Something else that I’ve never heard discussed in a practical religious context, but which a limited number of academics do acknowledge, is the difference between myth and mythology–the latter is not simply the formalized study or collection of myths, but instead reflects a stage of a culture which indicates that the myth is no longer a living part of the culture which informs everyday understanding. For how many modern polytheists is the reality that we have mythology (as reflected in sources like Snorri, e.g.) rather than living myth? It’s an interesting question, and also an uncomfortable one…

In my experience many polytheists are reflecting on mythology and not engaging with myth. That is, for some polytheists what we have is not part of a lived cosmology but rather something abstract or “out there” being reflected on. If the myths are not informing lived relationships then the myths have already ossified or are ossifying into mythologies. When myths are not lived they become things to be studied and looked at, but no longer informing living, vibrant cosmologies. It leaves the realm of our lived polytheist religions and enters religious studies, history, anthropology, and so on.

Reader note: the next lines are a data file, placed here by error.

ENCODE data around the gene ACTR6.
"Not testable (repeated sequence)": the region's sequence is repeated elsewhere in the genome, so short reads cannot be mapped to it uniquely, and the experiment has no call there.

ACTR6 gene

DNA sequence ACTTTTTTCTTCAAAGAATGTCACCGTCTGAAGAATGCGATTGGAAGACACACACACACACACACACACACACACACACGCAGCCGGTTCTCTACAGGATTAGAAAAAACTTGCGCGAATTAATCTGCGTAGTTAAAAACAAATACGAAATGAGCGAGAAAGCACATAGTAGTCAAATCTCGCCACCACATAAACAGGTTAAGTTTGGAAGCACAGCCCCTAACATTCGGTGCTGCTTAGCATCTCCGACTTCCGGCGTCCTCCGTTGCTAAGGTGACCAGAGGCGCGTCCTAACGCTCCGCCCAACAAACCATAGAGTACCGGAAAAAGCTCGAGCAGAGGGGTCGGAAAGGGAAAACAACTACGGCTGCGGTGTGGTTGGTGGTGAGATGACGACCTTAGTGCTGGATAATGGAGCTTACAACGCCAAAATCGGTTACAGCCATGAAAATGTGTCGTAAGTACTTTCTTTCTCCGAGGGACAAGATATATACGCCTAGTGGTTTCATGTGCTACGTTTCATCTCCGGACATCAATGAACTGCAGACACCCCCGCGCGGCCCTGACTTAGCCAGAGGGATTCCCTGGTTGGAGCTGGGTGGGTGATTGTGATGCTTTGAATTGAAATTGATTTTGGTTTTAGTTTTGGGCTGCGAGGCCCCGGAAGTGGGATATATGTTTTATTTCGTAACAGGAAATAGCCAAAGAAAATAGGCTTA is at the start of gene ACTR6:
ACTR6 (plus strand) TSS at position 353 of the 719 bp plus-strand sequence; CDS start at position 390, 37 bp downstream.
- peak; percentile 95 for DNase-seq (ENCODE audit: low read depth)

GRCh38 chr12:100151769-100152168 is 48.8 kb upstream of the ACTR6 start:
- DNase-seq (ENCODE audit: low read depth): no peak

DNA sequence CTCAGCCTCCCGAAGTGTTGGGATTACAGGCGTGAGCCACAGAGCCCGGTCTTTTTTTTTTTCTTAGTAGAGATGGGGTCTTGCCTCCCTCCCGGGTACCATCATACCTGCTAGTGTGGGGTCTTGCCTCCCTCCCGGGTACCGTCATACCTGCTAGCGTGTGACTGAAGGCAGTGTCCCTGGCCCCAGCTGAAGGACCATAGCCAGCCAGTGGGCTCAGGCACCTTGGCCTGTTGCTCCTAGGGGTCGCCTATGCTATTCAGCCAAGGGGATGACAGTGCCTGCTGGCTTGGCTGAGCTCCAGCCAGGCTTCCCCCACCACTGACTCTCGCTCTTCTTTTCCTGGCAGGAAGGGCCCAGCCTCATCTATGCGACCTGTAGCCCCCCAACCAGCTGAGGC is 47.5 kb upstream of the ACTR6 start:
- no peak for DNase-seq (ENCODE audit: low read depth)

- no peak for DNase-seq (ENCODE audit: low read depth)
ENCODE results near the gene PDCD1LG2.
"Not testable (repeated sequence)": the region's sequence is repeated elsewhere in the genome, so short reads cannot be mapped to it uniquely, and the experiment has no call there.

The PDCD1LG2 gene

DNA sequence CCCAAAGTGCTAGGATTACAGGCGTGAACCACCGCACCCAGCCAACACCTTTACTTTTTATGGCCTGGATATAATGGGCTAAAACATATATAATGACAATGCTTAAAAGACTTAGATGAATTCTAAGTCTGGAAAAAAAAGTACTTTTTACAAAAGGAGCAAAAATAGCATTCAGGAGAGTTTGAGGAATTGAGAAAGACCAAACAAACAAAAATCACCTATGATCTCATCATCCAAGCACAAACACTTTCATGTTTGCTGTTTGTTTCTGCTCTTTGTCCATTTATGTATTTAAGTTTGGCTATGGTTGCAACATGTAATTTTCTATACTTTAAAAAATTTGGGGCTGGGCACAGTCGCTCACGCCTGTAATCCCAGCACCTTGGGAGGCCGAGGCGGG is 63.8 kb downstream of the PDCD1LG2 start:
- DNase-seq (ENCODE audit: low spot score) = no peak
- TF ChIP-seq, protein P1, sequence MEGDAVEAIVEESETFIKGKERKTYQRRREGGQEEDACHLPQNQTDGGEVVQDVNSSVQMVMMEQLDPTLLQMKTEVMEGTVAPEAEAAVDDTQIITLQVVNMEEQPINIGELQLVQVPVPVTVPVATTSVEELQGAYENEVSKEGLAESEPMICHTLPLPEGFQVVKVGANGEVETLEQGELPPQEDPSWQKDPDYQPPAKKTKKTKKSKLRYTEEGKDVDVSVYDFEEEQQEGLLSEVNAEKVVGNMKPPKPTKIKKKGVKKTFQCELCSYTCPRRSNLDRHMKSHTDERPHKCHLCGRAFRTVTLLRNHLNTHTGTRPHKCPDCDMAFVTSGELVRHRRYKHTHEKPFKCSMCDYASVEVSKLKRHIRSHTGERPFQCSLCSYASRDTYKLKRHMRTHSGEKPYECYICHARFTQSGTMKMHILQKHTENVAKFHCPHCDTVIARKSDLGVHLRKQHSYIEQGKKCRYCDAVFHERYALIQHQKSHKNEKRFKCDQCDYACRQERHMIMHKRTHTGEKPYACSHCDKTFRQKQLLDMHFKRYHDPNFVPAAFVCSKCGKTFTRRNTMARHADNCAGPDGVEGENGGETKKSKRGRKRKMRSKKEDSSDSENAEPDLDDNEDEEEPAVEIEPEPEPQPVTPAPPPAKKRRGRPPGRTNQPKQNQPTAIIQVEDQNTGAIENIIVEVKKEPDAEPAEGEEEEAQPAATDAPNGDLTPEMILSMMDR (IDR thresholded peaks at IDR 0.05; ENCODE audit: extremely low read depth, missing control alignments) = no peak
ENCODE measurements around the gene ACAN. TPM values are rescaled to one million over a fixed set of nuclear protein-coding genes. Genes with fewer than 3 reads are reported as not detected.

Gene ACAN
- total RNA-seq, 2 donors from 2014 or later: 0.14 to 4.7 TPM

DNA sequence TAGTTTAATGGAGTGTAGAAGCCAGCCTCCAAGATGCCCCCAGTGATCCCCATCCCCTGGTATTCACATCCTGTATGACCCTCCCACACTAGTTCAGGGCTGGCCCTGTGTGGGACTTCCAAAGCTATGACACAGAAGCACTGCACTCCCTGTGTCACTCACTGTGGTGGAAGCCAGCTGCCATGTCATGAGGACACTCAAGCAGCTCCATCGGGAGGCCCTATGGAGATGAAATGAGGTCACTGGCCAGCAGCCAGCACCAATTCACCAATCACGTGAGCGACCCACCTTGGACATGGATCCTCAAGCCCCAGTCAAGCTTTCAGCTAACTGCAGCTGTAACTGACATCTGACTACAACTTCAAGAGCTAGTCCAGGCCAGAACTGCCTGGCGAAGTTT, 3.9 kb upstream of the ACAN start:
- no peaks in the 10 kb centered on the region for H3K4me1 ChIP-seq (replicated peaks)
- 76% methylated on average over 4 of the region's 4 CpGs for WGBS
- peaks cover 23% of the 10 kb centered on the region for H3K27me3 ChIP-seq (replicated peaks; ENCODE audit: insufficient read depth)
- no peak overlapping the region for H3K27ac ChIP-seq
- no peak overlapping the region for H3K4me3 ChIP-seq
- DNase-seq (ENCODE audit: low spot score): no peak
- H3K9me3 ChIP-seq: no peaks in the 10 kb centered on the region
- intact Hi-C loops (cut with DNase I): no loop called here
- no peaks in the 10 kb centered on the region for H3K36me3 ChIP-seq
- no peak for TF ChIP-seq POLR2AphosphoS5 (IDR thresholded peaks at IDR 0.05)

Melas the Hellene had this to say:

I think it would first and foremost be necessary to distinguish decisively between divine myths and human/heroic myths. Myths that recount a Deity’s new actions, functions, etc. or directly relate to the nature of a Deity should (in my opinion) be best avoided.

The modern world as it stands is full of troublesome shifts and turns (some are not mistaken to call it also polluted to degree) that myth making about the Gods would only weaken the core and the original myths.